We rarely use the naughty step. We have a silly step, also rarely used but useful occasionally for a few minute chill when a dc is bring silly/throwing toys and refusing to listen.
We have instant toy/item removal, distraction and praise for good behaviour.

beavington Mon 10-Nov-14 22:30:11

What about if you just remove the cup immediately after the first warning has been ignored? Like a pp said if he cries you can explain that he can have it back if he stops banging, then he has a chance to be good. If he bangs again then take it off him and eat your meal and ignore his cries while reminding him why you did what you did. Both involve tears and tantrums but this way seems like it may reinforce the consequences of what he was doing wrong from a toddlers perspective. I think i would personally find it easier to deal with those tears than the ones you experienced and you would be less likely to waver.

beavington Mon 10-Nov-14 22:31:59

Nuny what age were your dc when you introduced naughty step?

Nunyabiz Mon 10-Nov-14 22:58:19

Ummm DD1 is 3.5 now and been using it from around 2 from memory... But i understand most advice is that it isn't effective until around 3+.
I did notice she was much more compliant from around 3 as she is more able to understand reason and negotiate.

Goldmandra Mon 10-Nov-14 23:40:40

Putting children in a special place to reinforce the message that theya re naughty is not a great idea. You would be better just taking the cup away as soon as he bangs it. If he bangs anything else, get him down from the table.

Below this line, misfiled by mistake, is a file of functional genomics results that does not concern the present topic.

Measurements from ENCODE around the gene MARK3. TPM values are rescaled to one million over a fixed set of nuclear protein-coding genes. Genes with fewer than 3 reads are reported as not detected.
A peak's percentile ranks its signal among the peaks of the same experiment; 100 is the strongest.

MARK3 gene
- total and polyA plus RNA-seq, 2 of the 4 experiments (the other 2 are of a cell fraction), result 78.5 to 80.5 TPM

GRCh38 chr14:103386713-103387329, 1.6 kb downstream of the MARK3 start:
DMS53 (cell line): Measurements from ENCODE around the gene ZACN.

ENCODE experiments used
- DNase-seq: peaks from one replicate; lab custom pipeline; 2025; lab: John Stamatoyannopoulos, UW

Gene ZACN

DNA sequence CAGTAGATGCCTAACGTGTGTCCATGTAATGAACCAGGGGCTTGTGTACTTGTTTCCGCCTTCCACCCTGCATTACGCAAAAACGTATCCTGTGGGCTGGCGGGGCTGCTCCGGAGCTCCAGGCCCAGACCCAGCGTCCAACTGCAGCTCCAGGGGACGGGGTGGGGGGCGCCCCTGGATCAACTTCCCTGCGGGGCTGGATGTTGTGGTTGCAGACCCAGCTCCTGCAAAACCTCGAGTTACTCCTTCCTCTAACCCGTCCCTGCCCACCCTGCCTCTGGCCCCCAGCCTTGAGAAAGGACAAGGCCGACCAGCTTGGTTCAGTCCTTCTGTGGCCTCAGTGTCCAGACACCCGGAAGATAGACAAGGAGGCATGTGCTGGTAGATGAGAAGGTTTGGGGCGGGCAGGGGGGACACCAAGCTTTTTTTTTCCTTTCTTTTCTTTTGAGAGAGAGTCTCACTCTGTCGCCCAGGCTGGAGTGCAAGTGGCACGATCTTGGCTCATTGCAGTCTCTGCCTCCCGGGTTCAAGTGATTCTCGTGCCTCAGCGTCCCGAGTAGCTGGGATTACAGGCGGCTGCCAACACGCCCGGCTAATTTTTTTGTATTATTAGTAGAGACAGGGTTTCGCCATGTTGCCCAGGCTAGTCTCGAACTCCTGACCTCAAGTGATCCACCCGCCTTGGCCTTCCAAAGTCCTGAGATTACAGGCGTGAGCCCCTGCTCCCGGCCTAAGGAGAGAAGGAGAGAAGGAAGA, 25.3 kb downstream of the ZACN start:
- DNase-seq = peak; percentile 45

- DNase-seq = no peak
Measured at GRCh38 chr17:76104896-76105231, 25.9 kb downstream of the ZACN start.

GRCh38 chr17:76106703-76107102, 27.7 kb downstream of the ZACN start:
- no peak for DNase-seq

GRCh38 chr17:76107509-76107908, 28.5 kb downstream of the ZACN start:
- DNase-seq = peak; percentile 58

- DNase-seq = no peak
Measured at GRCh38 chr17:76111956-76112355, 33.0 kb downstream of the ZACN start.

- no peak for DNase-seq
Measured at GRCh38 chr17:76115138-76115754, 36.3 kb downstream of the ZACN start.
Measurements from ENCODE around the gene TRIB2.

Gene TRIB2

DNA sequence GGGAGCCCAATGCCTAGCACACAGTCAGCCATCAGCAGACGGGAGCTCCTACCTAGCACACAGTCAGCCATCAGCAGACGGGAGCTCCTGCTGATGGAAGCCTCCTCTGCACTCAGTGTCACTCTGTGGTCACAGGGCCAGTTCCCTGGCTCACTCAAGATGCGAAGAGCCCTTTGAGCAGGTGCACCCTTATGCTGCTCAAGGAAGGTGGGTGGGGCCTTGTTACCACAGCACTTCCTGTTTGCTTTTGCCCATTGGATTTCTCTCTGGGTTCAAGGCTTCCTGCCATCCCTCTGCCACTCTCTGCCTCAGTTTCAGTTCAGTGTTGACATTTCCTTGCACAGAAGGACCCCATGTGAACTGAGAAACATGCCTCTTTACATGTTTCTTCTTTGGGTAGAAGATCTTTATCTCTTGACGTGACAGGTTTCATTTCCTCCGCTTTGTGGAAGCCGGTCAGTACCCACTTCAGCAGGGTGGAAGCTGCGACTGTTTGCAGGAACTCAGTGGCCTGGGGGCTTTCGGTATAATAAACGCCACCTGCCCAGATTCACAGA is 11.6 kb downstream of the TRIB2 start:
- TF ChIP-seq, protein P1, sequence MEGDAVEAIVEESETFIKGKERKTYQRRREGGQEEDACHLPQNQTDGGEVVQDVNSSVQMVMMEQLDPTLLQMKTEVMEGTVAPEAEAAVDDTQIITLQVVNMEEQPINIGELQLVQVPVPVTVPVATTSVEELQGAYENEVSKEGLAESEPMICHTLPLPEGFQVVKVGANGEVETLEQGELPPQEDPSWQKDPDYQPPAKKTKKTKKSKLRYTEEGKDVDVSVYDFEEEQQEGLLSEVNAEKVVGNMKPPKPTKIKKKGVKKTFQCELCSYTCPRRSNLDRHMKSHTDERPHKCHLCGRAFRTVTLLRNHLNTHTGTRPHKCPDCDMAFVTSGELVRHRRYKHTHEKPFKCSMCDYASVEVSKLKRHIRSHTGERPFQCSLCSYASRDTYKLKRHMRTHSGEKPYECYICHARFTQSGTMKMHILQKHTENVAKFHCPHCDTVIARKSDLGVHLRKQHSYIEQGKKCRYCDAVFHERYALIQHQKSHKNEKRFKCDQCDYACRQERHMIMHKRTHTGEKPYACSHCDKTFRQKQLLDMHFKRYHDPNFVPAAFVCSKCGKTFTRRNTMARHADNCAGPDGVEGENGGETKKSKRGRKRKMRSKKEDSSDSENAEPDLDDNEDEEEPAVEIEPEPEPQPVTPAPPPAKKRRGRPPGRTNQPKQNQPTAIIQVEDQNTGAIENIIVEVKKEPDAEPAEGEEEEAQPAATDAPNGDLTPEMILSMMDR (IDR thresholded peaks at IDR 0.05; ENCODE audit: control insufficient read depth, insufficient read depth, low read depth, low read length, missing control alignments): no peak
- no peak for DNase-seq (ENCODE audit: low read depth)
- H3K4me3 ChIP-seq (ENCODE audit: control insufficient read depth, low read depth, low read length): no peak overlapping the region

Time out as a method of giving a child (and sometimes a parent) time to calm down and take stock can be a good idea. This isn't a punishment. It is more a way to interrupt behaviour that is out of control and offer everyone time to calm down and think. It's a positive strategy and, if implemented effectively, it teaches children to recognise the value of removing yourself and making an effort to regain control.

Using the removal as a punishment, a la Supernanny, creates further conflict and doesn't teach the child anything useful apart from that the resultant screaming and tantruming won't get them what they want. You can teach children that they don't get what they want by bad behaviour in other, more sensible ways and without creating a battle just for the sake of proving that you can impose your will on them.

NannyNim Tue 11-Nov-14 20:08:53

My 2yr old is 2.1 and I have only just started using anything akin to "time out".
For "silly" behaviour like throwing things I either remove the object or myself "You can have X back if you're not going to throw it" or "If you're shouting I'm not going to play with you"

For dangerous behaviour like hitting he is removed from the situation. "If you hit you will not be allowed to play" He then has to sit on the sofa/chair/corner for 2mins. If he gets up he's wordlessly put back. He has brilliant comprehension, though and can tell me afterwards why he was sat there and that his actions made me sad. If I didn't think he understood I wouldn't do it.

When he was smaller if he was hitting etc there was no punishment as such but it was emphasised that it made people sad and that we cuddle people we love etc. If it carried on he would be put on the floor to play rather than a lap.

I wouldn't pursue it, OP, until you're certain that he understands what you're doing and why. Find other sanctions that have an instant consequence that he will understand.